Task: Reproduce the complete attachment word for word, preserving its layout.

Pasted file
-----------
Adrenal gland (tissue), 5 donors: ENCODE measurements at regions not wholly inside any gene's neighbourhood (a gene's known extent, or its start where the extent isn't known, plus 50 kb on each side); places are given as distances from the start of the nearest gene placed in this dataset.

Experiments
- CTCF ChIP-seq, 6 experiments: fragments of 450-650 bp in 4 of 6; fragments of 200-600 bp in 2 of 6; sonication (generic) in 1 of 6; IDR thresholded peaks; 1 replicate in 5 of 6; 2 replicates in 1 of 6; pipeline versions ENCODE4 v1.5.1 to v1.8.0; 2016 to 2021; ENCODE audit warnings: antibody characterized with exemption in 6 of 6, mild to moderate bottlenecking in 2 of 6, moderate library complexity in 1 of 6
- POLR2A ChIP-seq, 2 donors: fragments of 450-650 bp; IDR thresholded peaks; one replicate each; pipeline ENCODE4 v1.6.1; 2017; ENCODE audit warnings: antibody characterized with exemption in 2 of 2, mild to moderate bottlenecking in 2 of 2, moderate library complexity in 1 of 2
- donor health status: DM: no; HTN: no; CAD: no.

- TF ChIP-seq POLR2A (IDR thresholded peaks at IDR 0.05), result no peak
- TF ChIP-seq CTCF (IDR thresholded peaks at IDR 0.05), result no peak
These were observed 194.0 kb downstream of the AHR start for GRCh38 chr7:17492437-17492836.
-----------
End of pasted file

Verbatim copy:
Adrenal gland (tissue), 5 donors: ENCODE measurements at regions not wholly inside any gene's neighbourhood (a gene's known extent, or its start where the extent isn't known, plus 50 kb on each side); places are given as distances from the start of the nearest gene placed in this dataset.

Experiments
- CTCF ChIP-seq, 6 experiments: fragments of 450-650 bp in 4 of 6; fragments of 200-600 bp in 2 of 6; sonication (generic) in 1 of 6; IDR thresholded peaks; 1 replicate in 5 of 6; 2 replicates in 1 of 6; pipeline versions ENCODE4 v1.5.1 to v1.8.0; 2016 to 2021; ENCODE audit warnings: antibody characterized with exemption in 6 of 6, mild to moderate bottlenecking in 2 of 6, moderate library complexity in 1 of 6
- POLR2A ChIP-seq, 2 donors: fragments of 450-650 bp; IDR thresholded peaks; one replicate each; pipeline ENCODE4 v1.6.1; 2017; ENCODE audit warnings: antibody characterized with exemption in 2 of 2, mild to moderate bottlenecking in 2 of 2, moderate library complexity in 1 of 2
- donor health status: DM: no; HTN: no; CAD: no.

- TF ChIP-seq POLR2A (IDR thresholded peaks at IDR 0.05), result no peak
- TF ChIP-seq CTCF (IDR thresholded peaks at IDR 0.05), result no peak
These were observed 194.0 kb downstream of the AHR start for GRCh38 chr7:17492437-17492836.